Over the years, people in Israel have been able to receive very little in the way of English language radio.
There is a very small news program broadcast daily by the IBA. The time allotment for the program shrinks every year and it is always in danger of being canceled. In addition, a few years ago we had an all-English language station for about eight months before it was closed down due to a lack of proper licenses. Jordan also had an English language station for some number of years which shut down a while ago.
That leaves only the steadfast BBC World Service.
British broadcasting services such as Sky News and BBC represent all that we hate in the world of biased journalism. As an example, a few years ago a Palestinian maniac snuck a gun onto a bus and began shooting women and kids right in the face until he was killed by the police. Sky news reported it as "A Palestinian militant was shot and killed a few blocks from an Israeli police station in East Jerusalem." The BBC is similar.
I lived in a settlement in the West Back for five years. When the whole peace-process thing was starting out and Israel was reluctantly dealing with the PLO, BBC came to our settlement to interview someone. They found me.
As I bemusedly watched, they unloaded their van, set up their tripods, loaded their camera, checked their sound, and so on for about five minutes. They finally asked me what I thought about dealing with Arafat. I said that, like all Israelis, I am in favor of negotiation, that improvement in the basic lives of both the Palestinians and Israelis should be the focus of these discussions, and while we are theoretically willing to give up some land for a real peace, Arafat cannot be trusted and I don't believe that he speaks for his people or is interested in a real peace.
The interviewer called "cut" and looked at me unhappily. They spent another five minutes packing up all of their equipment, went to the other side of the settlement and found someone who was willing to shout into the camera: "No peace with the Arabs! They cannot have our land! Arafat is a terrorist!" and so on.
The BBC news reported that while the average Israeli and Palestinian may want peace, the settlers are an obstacle to peace and want to kill all the Arabs.
This is one of several instances in which I encountered first hand what "news" really means:
- News does not mean "what is happening", it means the extreme exception to what is happening. Otherwise, it's not news. Do you want to know what's happening in 99% of the world? Look outside your window. Nothing is happening. People are making food, going to school, going to work, the weather is clear. That's what's happening. If you see something on the news, that means that you are seeing something that is not typical of what's happening.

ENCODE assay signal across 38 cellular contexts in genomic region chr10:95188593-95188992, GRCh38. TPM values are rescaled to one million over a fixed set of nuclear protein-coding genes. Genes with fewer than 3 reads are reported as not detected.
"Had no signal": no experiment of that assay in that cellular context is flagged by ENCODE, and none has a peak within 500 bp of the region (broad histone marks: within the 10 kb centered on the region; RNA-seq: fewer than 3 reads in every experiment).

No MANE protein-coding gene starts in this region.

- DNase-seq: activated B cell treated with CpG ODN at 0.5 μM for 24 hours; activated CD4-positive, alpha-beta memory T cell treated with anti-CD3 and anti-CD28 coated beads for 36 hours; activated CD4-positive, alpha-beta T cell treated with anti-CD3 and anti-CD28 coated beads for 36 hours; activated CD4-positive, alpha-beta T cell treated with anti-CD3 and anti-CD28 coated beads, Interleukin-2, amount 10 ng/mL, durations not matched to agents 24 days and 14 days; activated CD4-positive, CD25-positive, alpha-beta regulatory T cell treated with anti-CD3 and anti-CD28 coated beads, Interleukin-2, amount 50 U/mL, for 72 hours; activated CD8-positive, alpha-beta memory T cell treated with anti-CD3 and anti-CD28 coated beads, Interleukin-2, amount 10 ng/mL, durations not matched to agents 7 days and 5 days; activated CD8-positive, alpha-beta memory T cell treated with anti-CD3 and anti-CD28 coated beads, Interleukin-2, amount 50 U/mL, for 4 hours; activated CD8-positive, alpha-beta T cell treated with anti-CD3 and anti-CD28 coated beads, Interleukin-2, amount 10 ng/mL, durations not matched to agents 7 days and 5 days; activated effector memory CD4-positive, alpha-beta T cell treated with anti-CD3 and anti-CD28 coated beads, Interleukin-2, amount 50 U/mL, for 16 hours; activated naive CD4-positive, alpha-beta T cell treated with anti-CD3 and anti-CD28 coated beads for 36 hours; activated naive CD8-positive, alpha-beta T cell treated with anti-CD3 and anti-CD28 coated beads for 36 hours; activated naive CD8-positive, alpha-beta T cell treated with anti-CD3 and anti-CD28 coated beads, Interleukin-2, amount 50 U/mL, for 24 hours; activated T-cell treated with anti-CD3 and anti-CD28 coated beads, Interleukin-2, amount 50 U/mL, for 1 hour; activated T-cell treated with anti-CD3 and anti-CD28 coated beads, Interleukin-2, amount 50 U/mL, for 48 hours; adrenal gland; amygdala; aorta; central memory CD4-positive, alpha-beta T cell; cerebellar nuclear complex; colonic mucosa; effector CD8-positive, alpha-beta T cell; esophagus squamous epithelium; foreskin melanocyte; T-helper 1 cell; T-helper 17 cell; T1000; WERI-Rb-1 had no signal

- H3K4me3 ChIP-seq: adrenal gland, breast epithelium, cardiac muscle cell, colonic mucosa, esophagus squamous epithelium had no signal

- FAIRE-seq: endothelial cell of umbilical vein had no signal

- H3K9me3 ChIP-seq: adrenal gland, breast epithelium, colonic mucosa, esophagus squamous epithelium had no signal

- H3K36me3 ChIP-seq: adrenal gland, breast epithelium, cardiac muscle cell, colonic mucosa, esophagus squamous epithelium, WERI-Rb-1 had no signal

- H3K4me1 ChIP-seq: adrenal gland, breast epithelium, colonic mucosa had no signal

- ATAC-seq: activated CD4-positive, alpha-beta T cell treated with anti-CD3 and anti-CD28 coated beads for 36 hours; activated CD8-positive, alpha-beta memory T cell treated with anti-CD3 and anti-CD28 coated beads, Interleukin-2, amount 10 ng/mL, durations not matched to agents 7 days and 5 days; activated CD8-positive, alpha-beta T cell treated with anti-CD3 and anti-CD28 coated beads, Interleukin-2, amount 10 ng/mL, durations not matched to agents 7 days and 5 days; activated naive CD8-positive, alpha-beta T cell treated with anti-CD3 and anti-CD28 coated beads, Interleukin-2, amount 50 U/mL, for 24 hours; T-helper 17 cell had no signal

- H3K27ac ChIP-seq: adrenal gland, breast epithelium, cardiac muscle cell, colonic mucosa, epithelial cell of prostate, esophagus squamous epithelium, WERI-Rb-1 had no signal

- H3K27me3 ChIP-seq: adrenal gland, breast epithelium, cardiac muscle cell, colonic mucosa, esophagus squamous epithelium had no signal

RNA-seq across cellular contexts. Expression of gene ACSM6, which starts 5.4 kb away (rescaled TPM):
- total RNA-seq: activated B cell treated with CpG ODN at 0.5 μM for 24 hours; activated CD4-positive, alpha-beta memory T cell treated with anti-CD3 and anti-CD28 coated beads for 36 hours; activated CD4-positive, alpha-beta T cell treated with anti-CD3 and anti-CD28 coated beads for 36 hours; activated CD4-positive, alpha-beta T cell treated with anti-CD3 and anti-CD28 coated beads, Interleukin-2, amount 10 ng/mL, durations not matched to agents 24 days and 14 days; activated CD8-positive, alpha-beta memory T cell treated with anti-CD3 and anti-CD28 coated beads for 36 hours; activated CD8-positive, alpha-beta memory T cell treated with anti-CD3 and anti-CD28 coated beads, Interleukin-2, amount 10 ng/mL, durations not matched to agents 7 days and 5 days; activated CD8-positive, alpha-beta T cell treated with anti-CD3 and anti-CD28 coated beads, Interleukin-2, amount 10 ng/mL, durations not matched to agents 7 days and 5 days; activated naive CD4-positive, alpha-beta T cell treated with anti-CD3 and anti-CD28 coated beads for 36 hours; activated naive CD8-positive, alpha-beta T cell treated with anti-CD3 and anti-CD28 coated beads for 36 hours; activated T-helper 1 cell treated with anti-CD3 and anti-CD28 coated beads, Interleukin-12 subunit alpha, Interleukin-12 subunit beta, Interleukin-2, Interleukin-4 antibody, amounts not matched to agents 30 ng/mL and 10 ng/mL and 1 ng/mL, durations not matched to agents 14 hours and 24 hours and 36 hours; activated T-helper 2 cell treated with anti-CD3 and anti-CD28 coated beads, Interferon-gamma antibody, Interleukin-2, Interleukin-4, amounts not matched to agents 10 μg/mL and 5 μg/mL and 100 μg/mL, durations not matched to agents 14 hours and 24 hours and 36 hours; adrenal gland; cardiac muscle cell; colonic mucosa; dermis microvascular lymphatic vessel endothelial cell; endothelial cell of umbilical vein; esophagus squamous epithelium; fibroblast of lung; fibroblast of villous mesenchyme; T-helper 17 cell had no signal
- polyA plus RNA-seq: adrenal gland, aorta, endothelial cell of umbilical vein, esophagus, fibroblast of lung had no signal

- News presents both sides of a story as if support for both sides is equal. If 99% of the people want something, and 1% want something else, you can count on seeing one interview for each.
- Nevertheless, newscasters already know the story that they want to present before they present it, and all the visual and audio you see is intended to support that story. News guys don't go out to uncover the truth. BBC wants to show that settlers are wild, crazy Arab-haters - and that's the way BBC will present them. The truth is an inconvenient fiction and won't sell.
- News is a business. Bad news is good business. Poor quality reporting is also good business.
Still, I listen to BBC, because that's what there is. Knowing what I know, I know that I can't believe anything I hear. But it is sometimes entertaining.
Every hour the BBC ends the hour with some jingles. The jingles used to end, "... wherever you are, THIS is the BBC." Lately they have switched to "... YOU'RE with the BBC."
It's not much of a change, but I think it's a good change. "You're with" gives you a sense of community, where "This is" is just self-promoting. "You're with." It's got a nice ring to it. Yes, I am. I am with you. I hate you, and I can't trust you, but I'm with you while I'm listening to you, so, yeah. I'm with you.
So here you are, dear readers; you're with Yehuda. I may be the one choosing the subjects, but you've got the comments. Together we make this blog. We're a family.
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